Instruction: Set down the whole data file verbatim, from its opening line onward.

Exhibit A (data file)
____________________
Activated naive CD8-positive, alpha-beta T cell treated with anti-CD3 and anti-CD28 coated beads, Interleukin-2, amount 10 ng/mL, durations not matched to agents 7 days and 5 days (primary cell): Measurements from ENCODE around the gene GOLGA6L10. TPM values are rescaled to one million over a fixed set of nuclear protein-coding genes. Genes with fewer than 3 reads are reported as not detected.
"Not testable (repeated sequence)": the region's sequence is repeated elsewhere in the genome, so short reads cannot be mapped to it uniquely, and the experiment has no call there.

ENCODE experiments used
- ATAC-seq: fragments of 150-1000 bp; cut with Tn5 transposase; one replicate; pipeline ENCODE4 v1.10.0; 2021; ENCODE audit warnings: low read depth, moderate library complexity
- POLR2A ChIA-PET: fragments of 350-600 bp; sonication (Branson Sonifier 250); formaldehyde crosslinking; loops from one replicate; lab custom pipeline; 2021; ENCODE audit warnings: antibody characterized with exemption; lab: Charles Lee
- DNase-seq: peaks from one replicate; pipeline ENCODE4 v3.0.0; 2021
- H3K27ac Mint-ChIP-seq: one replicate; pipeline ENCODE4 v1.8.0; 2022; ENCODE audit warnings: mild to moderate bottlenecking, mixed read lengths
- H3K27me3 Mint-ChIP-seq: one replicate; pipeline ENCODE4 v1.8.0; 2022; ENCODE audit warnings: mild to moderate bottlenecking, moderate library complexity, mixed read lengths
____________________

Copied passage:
Activated naive CD8-positive, alpha-beta T cell treated with anti-CD3 and anti-CD28 coated beads, Interleukin-2, amount 10 ng/mL, durations not matched to agents 7 days and 5 days (primary cell): Measurements from ENCODE around the gene GOLGA6L10. TPM values are rescaled to one million over a fixed set of nuclear protein-coding genes. Genes with fewer than 3 reads are reported as not detected.
"Not testable (repeated sequence)": the region's sequence is repeated elsewhere in the genome, so short reads cannot be mapped to it uniquely, and the experiment has no call there.

ENCODE experiments used
- ATAC-seq: fragments of 150-1000 bp; cut with Tn5 transposase; one replicate; pipeline ENCODE4 v1.10.0; 2021; ENCODE audit warnings: low read depth, moderate library complexity
- POLR2A ChIA-PET: fragments of 350-600 bp; sonication (Branson Sonifier 250); formaldehyde crosslinking; loops from one replicate; lab custom pipeline; 2021; ENCODE audit warnings: antibody characterized with exemption; lab: Charles Lee
- DNase-seq: peaks from one replicate; pipeline ENCODE4 v3.0.0; 2021
- H3K27ac Mint-ChIP-seq: one replicate; pipeline ENCODE4 v1.8.0; 2022; ENCODE audit warnings: mild to moderate bottlenecking, mixed read lengths
- H3K27me3 Mint-ChIP-seq: one replicate; pipeline ENCODE4 v1.8.0; 2022; ENCODE audit warnings: mild to moderate bottlenecking, moderate library complexity, mixed read lengths